Ian Boyd has an interesting post up about pass coverage in this new era of offense. It boils down to one rule for him:
You have to have three good coverage players on the field to survive against the better passing teams.
Now I would come back and argue that there’s more than one way to skin that particular cat, but Boyd has an answer for some of that, too.
In the modern era teams can often get by while just having solid players along the DL but there’s no escaping your doom if you don’t have some good players in the defensive backfield. An opponent will get their good receivers and passing game fixed on your poor DB play, run the ball well enough to keep you from diverting resources, and shred you.
Try to blitz them and you can just exacerbate the issue by short-manning the coverage against quick game staples that QBs can execute in their sleep. Unless you have players that can hold up long enough to take away the quick throws and buy an extra second for the blitzers, yes the rule of three makes for a better blitzing team.
Most opponents don’t stack their two best receivers on the outside, 2014 West Virginia excepted, but will often put their 2nd best or even best receiver in the slot where they can counter-balance the outside receiver and help a team execute a quick passing game to march down the field.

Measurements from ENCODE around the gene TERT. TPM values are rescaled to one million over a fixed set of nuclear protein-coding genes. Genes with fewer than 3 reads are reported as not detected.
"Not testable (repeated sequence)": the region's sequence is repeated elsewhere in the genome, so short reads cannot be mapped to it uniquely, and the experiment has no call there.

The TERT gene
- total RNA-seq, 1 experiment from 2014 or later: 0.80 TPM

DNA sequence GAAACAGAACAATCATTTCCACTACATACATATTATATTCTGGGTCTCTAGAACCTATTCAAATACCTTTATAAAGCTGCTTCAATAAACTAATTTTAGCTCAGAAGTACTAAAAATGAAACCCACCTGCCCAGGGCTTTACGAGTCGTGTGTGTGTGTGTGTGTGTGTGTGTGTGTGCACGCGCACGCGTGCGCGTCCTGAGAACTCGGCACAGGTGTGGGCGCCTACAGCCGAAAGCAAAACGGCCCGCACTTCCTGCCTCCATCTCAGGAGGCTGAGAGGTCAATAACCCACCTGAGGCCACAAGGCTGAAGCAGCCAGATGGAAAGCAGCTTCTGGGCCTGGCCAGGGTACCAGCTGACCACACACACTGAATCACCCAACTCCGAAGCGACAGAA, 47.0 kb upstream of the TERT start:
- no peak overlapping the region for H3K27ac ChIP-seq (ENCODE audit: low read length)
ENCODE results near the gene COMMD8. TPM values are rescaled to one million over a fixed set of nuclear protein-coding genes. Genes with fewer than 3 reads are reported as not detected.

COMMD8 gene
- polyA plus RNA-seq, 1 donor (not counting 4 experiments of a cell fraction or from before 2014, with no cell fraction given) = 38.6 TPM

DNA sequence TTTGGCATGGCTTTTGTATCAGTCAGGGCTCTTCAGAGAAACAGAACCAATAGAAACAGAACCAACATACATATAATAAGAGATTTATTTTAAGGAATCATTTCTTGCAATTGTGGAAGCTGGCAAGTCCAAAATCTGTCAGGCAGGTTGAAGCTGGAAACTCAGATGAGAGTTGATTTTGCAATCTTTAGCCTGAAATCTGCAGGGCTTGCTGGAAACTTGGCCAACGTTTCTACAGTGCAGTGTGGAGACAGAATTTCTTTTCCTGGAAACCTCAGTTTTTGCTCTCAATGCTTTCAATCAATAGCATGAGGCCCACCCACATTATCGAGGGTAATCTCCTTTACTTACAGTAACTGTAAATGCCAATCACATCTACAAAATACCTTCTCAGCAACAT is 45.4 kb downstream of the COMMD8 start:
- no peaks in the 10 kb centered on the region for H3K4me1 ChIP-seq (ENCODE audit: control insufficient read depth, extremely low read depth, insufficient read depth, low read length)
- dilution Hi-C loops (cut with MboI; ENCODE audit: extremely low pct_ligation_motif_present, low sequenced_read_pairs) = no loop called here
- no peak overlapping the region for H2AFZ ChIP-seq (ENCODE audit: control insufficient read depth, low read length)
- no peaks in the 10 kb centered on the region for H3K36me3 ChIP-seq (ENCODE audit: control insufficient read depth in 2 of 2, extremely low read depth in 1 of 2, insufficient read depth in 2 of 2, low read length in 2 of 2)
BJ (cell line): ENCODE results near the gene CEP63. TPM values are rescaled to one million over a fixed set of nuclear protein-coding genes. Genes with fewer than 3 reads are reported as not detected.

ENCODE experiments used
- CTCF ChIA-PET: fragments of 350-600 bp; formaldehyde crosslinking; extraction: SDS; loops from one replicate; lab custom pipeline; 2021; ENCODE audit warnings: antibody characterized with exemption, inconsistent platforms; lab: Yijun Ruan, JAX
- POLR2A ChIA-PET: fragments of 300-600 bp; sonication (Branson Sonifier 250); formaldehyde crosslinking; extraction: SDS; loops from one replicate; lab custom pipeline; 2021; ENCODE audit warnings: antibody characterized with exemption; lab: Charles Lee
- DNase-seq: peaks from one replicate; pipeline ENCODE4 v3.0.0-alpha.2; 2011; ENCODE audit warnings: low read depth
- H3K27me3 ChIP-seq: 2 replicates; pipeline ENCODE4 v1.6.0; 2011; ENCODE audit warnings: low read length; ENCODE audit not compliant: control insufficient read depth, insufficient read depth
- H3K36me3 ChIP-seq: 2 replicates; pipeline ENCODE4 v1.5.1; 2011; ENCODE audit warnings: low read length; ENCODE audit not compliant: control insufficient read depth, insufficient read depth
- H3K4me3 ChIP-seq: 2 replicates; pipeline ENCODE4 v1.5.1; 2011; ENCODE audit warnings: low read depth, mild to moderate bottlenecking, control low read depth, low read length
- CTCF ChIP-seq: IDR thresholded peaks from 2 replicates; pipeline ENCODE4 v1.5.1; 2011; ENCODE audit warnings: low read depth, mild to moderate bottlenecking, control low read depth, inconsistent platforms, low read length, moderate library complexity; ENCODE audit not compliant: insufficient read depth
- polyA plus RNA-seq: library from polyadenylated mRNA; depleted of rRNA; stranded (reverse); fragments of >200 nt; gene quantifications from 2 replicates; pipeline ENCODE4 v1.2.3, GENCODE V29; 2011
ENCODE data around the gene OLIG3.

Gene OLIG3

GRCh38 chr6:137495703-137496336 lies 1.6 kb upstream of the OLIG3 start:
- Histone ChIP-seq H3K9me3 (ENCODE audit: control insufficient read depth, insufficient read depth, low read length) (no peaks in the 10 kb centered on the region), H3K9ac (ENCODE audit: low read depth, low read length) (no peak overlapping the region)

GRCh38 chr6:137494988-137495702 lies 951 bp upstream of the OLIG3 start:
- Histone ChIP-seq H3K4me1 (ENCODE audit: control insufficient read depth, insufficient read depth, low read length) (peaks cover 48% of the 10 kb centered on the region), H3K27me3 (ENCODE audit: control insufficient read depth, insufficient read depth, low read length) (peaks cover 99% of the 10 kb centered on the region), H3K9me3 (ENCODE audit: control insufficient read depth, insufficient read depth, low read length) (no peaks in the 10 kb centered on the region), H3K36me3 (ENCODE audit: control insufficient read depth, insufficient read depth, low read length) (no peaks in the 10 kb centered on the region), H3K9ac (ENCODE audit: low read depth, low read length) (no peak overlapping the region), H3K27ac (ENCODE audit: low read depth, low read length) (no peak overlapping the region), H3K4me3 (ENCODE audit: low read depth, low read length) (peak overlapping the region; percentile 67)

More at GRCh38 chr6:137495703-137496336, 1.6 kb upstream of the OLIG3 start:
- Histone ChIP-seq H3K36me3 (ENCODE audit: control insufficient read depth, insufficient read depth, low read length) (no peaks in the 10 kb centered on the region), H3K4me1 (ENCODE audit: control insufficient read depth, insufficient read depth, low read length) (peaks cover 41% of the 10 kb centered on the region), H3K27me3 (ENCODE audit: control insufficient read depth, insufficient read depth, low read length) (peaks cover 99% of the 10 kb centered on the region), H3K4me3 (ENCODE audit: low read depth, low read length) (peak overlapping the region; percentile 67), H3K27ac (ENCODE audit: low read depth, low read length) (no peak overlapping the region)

How many college defenses these days can put three good secondary coverage guys out there? (And if you’re Georgia, how many great in state defensive backs are there in a recruiting class?)
It would be nice to have them, but I think a top flight defensive coordinator gets paid the big bucks to figure out ways to hamstring a passing attack even when he doesn’t have the numbers. Or he has to manufacture the numbers.
When a team can match up with the offense’s top three receivers with solid to good coverage players, it really complicates things and can send a collegiate QB to a dark place, mentally. Some teams will do this with tight pattern-matching, most all are trying to do it by recruiting and developing as many good coverage players as possible, and perhaps more will try to match cross-trained receiving studs with cross-trained secondaries and “Ace” DBs.
Kinda sounds like what Pruitt’s up to.
In the end, it all comes back to something we’ve heard every DC at Georgia say. You’ve got to confuse the quarterback just enough.
That’s where Boyd winds up, too.
At the end of the day, defenses that want to survive in the modern game will have to get back on the offensive and attack the quarterback’s ability to quickly deliver the ball to open targets by either observing the rule of three or finding another cheat.
Ain’t no cheat like a monster pass rush.